Ron knew many owners to invite and which of them to pursue or save for another year (repeaters are welcomed only after a 3-year hiatus). He set his goal for 60 automobiles, but in the 19 years he has been doing this job, he seldom succeeds in getting the number of cars to fewer than 85.
Perhaps Ron’s major contribution to Vintage Weekend is his gig as the announcer for the Concours d’ Elegance, which takes place on Sat. beginning at 10 a.m. This popular event (free to Members and guests) is a parade of 60 magnificent automobiles, which are introduced and described by Ron Elenbaas.
Ron prepares his comments and times them so that each exhibitor gets exactly 2 minutes. His commentary is informative and often amusing and he delivers it without ever consulting a note. It is an amazing feat, but it is not magic. Ron showed me his folder with research on every car and owner. It was 5 inches thick.
LENNY SIKORA and planes
Lenny began flying at 15 years old and got his pilot’s license at 18. From then on, flying was not just a hobby, it was his favored means of transportation. As the head of a metal stamping, precision sheet metal fabricating and laser cutting company, Lenny serviced many of his customers by flying from Cleveland to their locations around the country. During this period, he owned and piloted several planes. His favorite: a L39 jet, designed in the 1960’s. He is justifiably proud of having more than once clocked 750 hours of flying time in one year.
At Ocean Reef, Lenny’s lifelong interest and knowledge of flying made him an obvious choice to revamp the airplane elements of Vintage Weekend. Though aircraft had already been added to automobiles and yachts as an exhibiting component, they did little more than a flyover of Alabama Jack’s, the legendary Keys restaurant/bar on Card Sound Road that is the Friday rally destination for the exhibitors of the antique cars.
About 8 years ago, Lenny Sikora managed to change the venue to Buccaneer Island, and two years ago, arranged for the acclaimed Aeroshell Aerobatic Team to give a spectacular Saturday noontime performance, flying in formation in their vintage AT-6 Texans.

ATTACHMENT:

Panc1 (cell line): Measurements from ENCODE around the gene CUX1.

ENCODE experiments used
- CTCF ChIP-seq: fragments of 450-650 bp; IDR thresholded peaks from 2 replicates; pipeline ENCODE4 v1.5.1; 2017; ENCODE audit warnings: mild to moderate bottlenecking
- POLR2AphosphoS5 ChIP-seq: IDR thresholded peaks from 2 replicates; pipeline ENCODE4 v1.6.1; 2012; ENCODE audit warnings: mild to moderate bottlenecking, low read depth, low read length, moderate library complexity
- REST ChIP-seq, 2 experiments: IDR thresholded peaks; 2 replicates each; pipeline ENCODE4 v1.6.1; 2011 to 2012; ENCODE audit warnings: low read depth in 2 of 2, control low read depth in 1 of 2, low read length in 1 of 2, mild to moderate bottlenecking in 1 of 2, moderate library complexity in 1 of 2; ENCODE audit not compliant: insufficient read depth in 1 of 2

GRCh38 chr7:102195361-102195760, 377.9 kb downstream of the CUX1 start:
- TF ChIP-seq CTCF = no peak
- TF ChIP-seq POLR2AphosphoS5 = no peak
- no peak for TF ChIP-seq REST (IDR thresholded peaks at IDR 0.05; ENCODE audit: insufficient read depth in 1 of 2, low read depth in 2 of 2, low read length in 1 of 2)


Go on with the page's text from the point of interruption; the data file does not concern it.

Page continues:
Last year, Lenny persuaded the Aeroshell team to add an additional show on Friday night. OR Members and their friends found the sight of four aircraft performing their stunts in the darkness enhanced only by their lights and smoke, an extraordinary experience. (Happily, the 5 p.m. show is now on the schedule for 2019 and hopefully for years to come.)
This 2019 Vintage Weekend is honored by the presence of Patty Wagstaff, a multiple award-winning pilot. In 1996, Patty was the top-scoring US pilot at the World Aerobatics Championship. Her aircraft is on display next to Amelia Earhart’s at the Smithsonian Institution’s National Air and Space Museum.
To arrange every Ocean Reef air show, Lenny Sikora must plan months in advance. The FAA (Federal Aviation Adm.), the Coast Guard, and our own OR Airport have to be informed and the proper permissions secured. Lots of meetings and paperwork.
“Safety is always my main concern,” says Lenny. And Friday afternoon, the pilots and everybody else involved with the air shows gather in the Med. Center’s conference room to carefully review the weather report and other conditions that might affect the scheduled flights. Lenny concludes the meeting by quoting the generally accepted advice for these presentations – If you haven’t done it before, don’t do it here.
So thank you Vicki, Ron, and Lenny for Ocean Reef Vintage Weekend 2019 and for all the wonderful Vintage Weekends we look forward to in the years to come.